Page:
• The Friends of the Rouge Watershed project, which aims to mobilize 4,000 youth and community volunteers in Toronto to plant 20,000 native trees and 8,000 native wildflowers and shrubs — contributing to the restoration of riparian forest wetland habitat (or swamp), upland forest habitat, and wildflower meadow habitat on municipal parklands in the Rouge River Watershed near Rouge National Urban Park. It will improve overall biodiversity and habitat for dozens of at-risk species, and fight climate change and flooding by absorbing significant amounts of carbon and 14 million liters of water per year.
  • This Nottawasaga Valley Conservation Authority with a project that engages landowners, farmers and volunteers and aims to “Take a Load Off” of watersheds north of Toronto by restoring natural infrastructures, improving habitat for biodiversity and enhancing ecosystem’s ability to sequester carbon. The work also aims to reduce flooding by increasing infiltration rate, creating floodplain capacity and protecting and increasing wetlands. Activities include wetland, river, forest and native grassland habitat restoration, and farm practices to create carbon-rich healthy soils. This will be its second round as a grantee.

The Nature and Climate Grant Program was launched in 2021 as part of WWF-Canada’s 10-year plan to Regenerate Canada, which includes a goal to restore one million hectares for biodiversity and climate by 2030. To help expand this program’s impact on nature, presenting partner Aviva Canada has contributed a total of over $2 million to fund critical conservation work.


  • Learn more about the year one grantees and their impact here.
  • Learn more about Regenerate Canada here.


For more information about the Nature and Climate Grant Program, or to schedule interviews with grantees or request images and b-roll, please contact:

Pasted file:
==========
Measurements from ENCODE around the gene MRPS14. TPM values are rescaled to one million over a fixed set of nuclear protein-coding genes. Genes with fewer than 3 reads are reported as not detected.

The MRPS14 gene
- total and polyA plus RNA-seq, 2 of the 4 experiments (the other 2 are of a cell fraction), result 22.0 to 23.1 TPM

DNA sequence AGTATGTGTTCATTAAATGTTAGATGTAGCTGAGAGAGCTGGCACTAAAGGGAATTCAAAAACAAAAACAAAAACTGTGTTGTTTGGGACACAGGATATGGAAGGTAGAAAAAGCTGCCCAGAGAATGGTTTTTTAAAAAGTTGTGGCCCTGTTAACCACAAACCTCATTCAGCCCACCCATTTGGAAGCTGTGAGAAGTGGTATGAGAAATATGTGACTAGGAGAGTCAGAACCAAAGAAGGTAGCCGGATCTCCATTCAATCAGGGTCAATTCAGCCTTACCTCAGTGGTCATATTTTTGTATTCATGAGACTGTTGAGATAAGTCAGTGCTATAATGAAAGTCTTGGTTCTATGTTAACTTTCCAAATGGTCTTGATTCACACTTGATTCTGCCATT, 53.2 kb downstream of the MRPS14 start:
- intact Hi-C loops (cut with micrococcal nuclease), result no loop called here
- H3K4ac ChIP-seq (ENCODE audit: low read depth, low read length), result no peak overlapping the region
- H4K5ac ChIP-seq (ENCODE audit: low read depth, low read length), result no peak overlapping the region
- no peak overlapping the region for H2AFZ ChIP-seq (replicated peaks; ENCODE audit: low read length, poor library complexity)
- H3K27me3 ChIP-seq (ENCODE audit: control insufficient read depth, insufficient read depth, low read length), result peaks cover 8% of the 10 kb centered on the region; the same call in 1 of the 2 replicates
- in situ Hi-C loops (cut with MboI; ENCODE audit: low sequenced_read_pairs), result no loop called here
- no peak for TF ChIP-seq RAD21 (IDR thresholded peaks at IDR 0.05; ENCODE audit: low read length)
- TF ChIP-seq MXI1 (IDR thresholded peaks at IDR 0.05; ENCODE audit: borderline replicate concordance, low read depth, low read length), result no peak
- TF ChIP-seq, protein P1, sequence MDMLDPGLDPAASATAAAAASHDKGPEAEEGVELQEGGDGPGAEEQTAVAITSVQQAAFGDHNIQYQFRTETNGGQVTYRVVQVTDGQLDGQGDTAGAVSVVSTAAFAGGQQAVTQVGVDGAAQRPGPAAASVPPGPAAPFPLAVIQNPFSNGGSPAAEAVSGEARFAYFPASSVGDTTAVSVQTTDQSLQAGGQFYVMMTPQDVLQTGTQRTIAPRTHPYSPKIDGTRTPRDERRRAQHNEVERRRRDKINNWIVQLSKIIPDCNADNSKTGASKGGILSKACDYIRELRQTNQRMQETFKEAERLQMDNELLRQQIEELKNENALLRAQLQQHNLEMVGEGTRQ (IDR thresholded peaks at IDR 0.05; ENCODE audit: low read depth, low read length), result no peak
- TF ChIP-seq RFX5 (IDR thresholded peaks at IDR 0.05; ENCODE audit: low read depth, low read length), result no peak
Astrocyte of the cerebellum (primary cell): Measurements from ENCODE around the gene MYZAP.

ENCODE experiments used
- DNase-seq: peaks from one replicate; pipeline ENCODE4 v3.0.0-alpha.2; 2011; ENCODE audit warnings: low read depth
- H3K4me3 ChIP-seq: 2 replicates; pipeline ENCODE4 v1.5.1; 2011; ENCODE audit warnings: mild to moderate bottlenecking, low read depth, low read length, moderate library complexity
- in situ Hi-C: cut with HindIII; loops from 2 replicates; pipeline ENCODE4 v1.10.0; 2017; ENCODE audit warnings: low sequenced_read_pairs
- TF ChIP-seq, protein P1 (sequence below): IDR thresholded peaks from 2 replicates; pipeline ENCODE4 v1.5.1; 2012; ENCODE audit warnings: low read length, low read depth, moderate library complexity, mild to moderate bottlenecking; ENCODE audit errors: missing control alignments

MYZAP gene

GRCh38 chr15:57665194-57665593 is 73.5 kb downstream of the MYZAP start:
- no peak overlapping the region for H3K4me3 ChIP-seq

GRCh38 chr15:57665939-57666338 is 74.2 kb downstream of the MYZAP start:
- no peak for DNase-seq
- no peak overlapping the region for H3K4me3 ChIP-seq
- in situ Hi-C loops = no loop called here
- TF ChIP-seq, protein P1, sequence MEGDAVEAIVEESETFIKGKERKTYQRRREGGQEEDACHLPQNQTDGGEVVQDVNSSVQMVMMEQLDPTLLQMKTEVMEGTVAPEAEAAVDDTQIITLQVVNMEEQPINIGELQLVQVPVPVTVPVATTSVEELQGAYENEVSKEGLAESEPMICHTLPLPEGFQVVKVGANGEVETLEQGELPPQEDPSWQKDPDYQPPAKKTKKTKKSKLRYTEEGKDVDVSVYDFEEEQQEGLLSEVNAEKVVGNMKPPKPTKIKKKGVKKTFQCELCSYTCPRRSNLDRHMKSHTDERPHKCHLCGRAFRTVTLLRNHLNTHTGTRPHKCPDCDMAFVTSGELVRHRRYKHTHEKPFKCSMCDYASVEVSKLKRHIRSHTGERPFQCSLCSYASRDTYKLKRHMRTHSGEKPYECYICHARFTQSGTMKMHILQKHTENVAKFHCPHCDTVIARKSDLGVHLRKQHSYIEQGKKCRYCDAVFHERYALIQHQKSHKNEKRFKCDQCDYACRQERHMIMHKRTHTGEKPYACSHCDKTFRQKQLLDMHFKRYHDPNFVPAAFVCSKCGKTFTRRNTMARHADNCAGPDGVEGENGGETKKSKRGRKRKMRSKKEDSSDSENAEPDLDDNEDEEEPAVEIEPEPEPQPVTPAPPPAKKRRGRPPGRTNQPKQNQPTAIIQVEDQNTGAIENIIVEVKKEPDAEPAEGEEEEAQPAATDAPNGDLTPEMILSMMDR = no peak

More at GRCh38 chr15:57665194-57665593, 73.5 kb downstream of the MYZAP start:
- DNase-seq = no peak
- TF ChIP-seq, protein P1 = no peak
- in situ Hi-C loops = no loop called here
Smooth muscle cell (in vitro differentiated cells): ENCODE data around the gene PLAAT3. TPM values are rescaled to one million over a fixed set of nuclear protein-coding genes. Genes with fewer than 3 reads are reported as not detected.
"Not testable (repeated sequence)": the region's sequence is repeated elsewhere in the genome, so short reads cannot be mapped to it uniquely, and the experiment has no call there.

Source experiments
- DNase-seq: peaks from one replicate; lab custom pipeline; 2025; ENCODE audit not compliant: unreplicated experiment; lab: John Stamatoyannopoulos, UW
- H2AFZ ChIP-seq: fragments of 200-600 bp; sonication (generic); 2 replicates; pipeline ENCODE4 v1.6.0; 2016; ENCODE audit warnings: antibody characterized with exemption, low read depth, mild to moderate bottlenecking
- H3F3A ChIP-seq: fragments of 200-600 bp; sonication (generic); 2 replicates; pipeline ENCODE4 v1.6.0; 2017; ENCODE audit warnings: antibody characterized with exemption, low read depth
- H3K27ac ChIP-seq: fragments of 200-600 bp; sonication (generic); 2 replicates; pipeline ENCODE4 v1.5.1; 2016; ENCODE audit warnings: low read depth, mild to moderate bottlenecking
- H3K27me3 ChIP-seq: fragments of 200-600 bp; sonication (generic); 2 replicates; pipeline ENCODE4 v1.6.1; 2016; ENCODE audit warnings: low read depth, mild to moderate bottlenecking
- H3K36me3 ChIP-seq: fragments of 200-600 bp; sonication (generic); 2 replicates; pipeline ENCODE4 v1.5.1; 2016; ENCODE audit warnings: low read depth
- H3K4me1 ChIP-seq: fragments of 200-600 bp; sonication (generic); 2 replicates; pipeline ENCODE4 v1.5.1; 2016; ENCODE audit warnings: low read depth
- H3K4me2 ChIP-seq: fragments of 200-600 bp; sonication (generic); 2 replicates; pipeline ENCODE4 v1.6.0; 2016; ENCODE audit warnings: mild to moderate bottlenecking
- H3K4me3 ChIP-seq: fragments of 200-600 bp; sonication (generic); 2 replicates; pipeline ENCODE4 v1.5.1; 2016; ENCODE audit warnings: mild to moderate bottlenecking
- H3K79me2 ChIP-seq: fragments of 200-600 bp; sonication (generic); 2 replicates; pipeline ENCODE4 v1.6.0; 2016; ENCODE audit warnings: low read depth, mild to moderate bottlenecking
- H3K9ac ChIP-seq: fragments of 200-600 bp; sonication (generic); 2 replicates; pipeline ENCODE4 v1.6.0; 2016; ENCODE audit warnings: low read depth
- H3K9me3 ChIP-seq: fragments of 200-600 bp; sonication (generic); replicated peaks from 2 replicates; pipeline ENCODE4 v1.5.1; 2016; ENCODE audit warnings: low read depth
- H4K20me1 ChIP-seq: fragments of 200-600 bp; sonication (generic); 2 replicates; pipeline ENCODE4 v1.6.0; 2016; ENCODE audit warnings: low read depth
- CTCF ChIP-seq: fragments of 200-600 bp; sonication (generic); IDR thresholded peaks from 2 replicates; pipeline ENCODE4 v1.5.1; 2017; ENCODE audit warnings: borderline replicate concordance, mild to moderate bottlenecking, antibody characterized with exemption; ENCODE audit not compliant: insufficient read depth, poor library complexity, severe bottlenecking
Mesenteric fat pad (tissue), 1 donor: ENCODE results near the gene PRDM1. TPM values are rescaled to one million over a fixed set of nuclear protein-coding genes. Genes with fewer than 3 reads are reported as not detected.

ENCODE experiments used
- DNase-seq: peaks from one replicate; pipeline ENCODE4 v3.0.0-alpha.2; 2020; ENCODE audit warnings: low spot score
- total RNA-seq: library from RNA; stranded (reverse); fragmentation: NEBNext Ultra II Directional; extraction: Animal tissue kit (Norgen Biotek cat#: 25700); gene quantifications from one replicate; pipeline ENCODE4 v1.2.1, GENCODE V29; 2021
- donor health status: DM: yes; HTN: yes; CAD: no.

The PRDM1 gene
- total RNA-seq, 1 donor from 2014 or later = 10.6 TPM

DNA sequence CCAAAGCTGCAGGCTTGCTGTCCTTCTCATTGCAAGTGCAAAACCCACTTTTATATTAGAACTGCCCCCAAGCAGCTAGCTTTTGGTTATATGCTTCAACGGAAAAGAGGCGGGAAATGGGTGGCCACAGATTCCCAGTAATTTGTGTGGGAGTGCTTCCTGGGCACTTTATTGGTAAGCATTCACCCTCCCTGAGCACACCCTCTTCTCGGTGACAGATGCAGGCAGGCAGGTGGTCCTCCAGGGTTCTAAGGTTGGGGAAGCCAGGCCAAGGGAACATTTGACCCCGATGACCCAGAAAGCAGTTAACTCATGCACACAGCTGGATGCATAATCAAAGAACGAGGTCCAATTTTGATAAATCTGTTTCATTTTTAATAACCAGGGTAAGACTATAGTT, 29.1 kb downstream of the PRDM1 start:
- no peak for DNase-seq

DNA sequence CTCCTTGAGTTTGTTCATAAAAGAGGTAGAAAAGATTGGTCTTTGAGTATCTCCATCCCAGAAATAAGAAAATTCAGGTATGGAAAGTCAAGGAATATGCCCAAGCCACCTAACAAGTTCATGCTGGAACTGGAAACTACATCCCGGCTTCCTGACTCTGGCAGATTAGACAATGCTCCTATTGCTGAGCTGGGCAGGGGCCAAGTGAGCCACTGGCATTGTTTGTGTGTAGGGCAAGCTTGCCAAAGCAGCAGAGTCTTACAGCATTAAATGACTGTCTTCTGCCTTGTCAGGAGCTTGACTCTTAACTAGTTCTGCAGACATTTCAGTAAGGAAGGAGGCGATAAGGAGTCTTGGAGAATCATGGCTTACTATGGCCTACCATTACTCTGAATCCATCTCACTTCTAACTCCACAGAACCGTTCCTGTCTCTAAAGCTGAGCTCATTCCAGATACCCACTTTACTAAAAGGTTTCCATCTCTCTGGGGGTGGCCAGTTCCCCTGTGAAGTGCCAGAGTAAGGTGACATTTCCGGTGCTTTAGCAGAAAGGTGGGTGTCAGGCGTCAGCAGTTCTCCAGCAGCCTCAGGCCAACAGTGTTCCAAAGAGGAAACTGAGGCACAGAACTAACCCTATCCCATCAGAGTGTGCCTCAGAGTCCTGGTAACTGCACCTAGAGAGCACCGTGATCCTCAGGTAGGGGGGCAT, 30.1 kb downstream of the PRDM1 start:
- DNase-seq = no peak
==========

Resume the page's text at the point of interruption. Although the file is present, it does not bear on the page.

Laurence Cayer-Desrosiers, WWF-Canada communications manager, [email protected]


About WWF-Canada
WWF-Canada is committed to equitable and effective conservation actions that restore nature, reverse wildlife loss and fight climate change. We draw on scientific analysis and Indigenous guidance to ensure all our efforts connect to a single goal: a future where wildlife, nature and people thrive. For more information visit

About Aviva Canada
Aviva Canada is one of the leading property and casualty insurance groups in the country, providing home, automobile, lifestyle, and business insurance to 2.4 million customers. A subsidiary of UK-based Aviva plc, Aviva Canada has more than 4,000 employees focused on creating a bright and sustainable future for our people, our customers, our communities and our planet. Launched in 2019, Aviva Canada is investing in safer communities through Aviva Take Back Our Roads, which uses data driven solutions and strategic collaborations to make safer roads a reality for all. In 2021, we announced our plan to become a net zero carbon emissions company by 2040, the most demanding target of any major insurance company in the world.For more information, visit or Aviva Canada’s blogTwitterFacebook and LinkedIn pages.